Are higher RRSP contribution limits, or even a more flexible lifetime savings limit, the answer for Canadians who aren’t saving enough for retirement? In a short analysis released on Thursday, Alexandre Laurin at the C.D. Howe Institute suggests that these would be, in part because we under-estimate just how much RRSPs are being used.

Laurin’s argument is that the two statements we often hear in relation to RRSPs”” stagnant contribution levels and the significant amount of contribution room that goes unused””provide an inadequate reading of how program is actually being used. Because these data points reflect averages of the total population, they don’t give us a sense of RRSP take-up among those who really need it most: middle and high-income earners, particularly those without access to a workplace pension.

Laurin addresses this gap in the public debate by presenting some valuable data on RRSP participation levels across different groups and income levels. Most importantly, he disaggregates RRSP contributions by workers who are or are not in workplace pension plans (RPP – registered pension plan), thus giving us a much richer basis on which to judge RRSPs. Below, I have copied perhaps the most important table from his paper.


Source: Laurin (2014).

As is evident in the table, RRSP participation increases with income. Among the group with no pension plan, a little more than half of those with earning between $50,000 and $125,000 a year didn’t contribute to an RRSP in 2013. Admittedly, this is a lot better than what the policy discourse sometimes assumes about RRSPs, but it is still a major problem.

The bigger question raised by Laurin’s data is why, at all, there is such a stark difference in RRSP participation between middle- and the highest earning Canadians? As is visible in the table, participation in an RRSP among those outside of a pension plan rises from 51% to 70% as earnings increase above $125,000 per year.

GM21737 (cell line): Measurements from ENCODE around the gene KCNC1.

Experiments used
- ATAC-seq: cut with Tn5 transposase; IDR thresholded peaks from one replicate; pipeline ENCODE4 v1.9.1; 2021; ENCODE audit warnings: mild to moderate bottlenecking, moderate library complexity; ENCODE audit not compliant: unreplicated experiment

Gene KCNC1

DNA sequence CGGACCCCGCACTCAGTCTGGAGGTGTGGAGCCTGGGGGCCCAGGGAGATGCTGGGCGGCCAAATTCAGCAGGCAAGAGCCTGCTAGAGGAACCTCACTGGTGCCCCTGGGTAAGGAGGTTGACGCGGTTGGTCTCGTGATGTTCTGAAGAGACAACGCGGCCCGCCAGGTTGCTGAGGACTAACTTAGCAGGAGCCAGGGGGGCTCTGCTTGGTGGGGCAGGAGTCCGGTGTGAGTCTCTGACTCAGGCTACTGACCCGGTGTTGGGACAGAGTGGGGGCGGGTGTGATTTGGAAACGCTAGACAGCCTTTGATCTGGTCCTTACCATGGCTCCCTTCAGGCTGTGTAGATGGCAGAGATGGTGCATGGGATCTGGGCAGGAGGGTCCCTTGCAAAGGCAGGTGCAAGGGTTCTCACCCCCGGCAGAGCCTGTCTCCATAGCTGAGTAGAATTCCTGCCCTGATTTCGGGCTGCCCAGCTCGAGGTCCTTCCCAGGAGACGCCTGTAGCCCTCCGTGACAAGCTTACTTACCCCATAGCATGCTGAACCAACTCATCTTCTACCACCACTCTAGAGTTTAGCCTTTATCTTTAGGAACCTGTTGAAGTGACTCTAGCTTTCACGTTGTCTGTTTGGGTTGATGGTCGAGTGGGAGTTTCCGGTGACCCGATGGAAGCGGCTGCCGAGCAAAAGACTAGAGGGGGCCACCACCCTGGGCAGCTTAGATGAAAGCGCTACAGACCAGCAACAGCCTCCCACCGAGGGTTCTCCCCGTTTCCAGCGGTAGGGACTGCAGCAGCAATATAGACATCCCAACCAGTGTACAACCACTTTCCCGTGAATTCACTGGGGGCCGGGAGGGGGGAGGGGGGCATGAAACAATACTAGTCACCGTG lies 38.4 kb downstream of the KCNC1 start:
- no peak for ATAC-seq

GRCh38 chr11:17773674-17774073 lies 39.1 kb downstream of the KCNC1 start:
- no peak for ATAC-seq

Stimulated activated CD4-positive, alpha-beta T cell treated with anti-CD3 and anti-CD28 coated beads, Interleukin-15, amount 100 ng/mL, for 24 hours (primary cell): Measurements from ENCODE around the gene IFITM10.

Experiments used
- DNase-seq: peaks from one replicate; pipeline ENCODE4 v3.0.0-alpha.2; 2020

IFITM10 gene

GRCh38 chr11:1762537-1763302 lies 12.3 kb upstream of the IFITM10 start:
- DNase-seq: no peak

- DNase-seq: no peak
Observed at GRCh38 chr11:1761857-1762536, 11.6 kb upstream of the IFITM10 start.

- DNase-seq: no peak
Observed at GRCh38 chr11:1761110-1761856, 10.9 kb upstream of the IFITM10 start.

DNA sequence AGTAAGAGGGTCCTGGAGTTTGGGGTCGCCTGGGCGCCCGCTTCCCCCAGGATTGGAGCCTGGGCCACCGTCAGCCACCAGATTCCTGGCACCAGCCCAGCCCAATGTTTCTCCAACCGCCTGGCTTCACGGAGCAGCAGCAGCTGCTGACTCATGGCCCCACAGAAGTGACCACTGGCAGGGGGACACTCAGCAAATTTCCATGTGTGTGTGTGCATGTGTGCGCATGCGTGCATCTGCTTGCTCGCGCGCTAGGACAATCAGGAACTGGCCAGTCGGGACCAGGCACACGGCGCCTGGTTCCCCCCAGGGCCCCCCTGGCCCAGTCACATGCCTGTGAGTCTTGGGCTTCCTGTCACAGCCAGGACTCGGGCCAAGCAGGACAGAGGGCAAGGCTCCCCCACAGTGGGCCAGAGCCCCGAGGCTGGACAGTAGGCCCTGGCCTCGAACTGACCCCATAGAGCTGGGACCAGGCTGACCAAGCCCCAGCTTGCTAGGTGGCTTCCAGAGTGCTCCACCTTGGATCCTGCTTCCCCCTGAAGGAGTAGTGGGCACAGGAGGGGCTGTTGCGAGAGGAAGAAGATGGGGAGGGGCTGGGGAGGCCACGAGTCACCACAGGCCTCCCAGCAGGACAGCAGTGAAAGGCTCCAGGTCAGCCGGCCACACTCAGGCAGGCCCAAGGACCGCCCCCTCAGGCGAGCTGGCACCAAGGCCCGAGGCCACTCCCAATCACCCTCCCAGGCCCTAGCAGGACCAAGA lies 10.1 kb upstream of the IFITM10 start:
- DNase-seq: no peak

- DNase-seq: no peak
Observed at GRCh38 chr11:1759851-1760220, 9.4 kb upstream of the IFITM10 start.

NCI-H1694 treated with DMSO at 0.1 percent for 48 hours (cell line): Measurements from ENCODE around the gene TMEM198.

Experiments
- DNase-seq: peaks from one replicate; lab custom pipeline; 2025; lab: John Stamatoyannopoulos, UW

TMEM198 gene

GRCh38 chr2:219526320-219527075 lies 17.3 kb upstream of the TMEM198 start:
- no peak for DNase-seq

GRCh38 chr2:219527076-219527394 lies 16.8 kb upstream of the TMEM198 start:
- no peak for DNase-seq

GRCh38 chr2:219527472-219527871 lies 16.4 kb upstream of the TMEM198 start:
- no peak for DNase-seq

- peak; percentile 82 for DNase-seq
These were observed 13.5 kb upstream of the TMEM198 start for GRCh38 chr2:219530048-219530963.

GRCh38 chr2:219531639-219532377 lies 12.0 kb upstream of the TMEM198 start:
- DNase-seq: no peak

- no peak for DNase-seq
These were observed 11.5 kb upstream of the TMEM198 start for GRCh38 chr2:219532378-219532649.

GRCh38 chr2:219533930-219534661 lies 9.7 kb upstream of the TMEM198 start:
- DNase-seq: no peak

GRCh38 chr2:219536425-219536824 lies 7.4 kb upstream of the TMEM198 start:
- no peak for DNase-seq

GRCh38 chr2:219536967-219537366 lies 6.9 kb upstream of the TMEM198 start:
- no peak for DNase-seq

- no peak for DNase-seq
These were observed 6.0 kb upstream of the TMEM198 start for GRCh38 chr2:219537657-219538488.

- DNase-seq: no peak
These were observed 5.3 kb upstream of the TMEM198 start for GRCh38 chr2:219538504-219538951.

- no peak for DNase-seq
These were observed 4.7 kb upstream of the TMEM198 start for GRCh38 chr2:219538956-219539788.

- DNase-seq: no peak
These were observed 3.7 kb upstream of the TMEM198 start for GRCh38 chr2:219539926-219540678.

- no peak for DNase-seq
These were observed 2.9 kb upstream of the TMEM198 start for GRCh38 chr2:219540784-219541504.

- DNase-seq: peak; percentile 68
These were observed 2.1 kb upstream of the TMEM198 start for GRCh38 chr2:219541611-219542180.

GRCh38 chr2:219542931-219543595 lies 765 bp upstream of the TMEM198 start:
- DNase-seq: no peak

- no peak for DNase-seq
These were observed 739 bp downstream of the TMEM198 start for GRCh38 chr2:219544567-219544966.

Why is it that middle and upper-middle income earners who make between $50,000 and $125,000 are far less likely to participate in an RRSP even if they don’t have a pension? Do they not know what problems lie ahead?

It is true that RRSP participation will rise with age, and these earnings aggregations mask such heterogeneity somewhat. It is also true that this group of savers may be saving differently, devoting a larger share of disposable income to home equity investment, which is not accounted for here. But why are so many still forgoing RRSP participation in any event, even in very small amounts? Therein lies the key point””the real challenge is to get people to recognize their needs and act on them (or at least make the choice very easy and intuitive).

Raising RRSP contribution limits, or even making them more flexible to include a lifetime cap, are potentially interesting policy ideas, and worthy of further debate. But I am not sure they yet diagnose the right problem.

Setting aside whether a mandatory savings vehicle is more appropriate, if we want to increase voluntary savings (and we should, regardless of where one stands on the CPP debate) then the real challenge is about behavioural response. How can we get those who aren’t in a pension plan, and who earn a decent income such that they will need more than just CPP and OAS to fund their retirement, to save? This is where we should be talking about behavioural prompts.

If we don’t move the policy discourse in that more ambitious direction of behavioural analysis, then I worry that we will be missing some of the people most at risk.

Tyler Meredith
Tyler Meredith was formerly the research director for IRPP's research in pension reform and labour market policy.

Vous pouvez reproduire cet article d’Options politiques en ligne ou dans un périodique imprimé, sous licence Creative Commons Attribution.

Creative Commons License

More like this